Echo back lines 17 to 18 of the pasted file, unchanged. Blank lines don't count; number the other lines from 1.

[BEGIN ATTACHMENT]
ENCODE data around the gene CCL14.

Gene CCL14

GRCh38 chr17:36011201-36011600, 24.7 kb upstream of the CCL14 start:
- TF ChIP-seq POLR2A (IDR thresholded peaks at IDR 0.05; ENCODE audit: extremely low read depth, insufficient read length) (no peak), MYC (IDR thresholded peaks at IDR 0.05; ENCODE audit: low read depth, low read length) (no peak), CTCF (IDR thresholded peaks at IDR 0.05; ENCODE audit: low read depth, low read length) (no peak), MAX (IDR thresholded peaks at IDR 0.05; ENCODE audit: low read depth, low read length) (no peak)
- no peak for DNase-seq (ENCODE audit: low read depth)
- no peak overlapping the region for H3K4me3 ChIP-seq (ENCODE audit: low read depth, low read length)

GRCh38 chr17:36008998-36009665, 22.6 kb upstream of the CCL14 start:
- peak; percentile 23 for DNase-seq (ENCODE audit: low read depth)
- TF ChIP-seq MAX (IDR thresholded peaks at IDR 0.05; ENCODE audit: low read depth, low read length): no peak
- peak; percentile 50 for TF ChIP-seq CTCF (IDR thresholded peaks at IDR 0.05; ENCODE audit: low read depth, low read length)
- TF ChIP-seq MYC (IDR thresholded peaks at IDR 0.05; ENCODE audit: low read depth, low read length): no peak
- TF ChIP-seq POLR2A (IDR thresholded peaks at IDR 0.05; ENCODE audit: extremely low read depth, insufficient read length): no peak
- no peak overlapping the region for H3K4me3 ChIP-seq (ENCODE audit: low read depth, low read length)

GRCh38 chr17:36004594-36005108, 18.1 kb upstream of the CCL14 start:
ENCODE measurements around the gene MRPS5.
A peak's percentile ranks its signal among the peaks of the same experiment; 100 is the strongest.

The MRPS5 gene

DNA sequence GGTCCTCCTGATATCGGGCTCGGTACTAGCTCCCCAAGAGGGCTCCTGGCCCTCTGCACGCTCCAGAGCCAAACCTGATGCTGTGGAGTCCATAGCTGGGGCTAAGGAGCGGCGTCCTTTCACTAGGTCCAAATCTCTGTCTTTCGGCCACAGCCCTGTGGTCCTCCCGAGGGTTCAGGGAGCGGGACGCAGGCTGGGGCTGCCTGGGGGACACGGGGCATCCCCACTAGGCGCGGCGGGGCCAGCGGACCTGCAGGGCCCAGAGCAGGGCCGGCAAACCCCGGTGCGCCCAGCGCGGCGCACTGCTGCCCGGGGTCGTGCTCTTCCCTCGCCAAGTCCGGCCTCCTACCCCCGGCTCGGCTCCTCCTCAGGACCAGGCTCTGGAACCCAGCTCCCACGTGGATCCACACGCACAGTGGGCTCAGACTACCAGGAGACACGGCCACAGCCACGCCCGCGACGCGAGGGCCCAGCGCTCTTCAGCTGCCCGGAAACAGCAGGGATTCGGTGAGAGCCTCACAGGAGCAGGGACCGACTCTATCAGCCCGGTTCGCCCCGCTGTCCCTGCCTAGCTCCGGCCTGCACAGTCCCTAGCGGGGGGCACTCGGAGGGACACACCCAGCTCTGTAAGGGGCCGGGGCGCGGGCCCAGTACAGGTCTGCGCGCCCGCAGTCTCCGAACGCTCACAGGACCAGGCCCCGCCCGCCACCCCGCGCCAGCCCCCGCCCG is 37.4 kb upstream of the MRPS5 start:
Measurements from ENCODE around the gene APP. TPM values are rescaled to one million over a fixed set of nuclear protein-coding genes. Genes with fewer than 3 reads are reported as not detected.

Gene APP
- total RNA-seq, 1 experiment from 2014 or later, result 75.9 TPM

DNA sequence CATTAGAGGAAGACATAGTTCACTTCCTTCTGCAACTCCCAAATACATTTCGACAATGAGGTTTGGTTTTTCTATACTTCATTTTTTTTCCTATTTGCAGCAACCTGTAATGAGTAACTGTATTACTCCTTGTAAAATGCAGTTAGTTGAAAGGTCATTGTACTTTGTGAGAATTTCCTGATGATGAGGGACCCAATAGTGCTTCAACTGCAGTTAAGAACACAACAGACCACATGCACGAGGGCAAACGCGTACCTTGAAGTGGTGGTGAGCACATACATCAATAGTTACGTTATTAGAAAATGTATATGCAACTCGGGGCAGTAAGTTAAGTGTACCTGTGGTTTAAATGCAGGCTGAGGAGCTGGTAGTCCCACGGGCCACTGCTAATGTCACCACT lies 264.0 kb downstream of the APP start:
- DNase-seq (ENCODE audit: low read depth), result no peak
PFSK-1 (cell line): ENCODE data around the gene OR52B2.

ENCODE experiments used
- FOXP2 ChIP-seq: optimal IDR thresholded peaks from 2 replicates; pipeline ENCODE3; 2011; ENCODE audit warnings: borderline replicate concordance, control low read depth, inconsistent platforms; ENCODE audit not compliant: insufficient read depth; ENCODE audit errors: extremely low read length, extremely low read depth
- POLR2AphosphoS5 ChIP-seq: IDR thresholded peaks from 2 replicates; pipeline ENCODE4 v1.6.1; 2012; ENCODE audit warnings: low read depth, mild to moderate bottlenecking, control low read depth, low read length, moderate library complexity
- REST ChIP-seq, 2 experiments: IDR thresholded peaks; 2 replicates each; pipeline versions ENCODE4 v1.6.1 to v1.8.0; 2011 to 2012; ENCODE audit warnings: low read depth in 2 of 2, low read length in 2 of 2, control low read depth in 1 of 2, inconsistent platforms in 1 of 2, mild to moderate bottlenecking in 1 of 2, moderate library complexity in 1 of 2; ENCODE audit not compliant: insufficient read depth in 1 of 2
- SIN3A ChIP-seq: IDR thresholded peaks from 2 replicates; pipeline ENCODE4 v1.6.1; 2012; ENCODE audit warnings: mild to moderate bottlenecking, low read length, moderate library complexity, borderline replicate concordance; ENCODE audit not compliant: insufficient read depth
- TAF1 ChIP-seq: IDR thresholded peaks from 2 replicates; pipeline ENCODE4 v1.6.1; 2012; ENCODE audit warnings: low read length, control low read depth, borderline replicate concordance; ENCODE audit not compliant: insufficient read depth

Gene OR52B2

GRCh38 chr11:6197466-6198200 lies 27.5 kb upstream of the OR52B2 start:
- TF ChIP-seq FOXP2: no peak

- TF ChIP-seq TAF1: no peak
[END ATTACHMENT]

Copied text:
The MRPS5 gene

DNA sequence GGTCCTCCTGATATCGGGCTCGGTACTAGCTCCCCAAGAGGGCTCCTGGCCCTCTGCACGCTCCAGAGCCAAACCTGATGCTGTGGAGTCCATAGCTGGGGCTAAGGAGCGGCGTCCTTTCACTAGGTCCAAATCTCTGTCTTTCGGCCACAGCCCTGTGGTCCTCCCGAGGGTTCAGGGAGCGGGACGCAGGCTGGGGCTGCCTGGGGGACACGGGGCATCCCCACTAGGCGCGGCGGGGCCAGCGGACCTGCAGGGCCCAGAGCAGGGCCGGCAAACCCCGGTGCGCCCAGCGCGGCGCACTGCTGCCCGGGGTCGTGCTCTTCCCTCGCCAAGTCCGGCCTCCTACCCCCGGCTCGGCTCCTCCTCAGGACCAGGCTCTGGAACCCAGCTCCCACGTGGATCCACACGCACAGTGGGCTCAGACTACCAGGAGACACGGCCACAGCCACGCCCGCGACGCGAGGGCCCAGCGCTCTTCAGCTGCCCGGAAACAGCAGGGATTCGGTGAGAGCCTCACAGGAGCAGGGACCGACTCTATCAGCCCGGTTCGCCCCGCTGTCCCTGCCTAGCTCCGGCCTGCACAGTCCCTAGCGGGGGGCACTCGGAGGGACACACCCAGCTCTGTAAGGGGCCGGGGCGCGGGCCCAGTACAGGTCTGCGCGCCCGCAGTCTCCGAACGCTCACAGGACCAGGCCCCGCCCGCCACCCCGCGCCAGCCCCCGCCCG is 37.4 kb upstream of the MRPS5 start: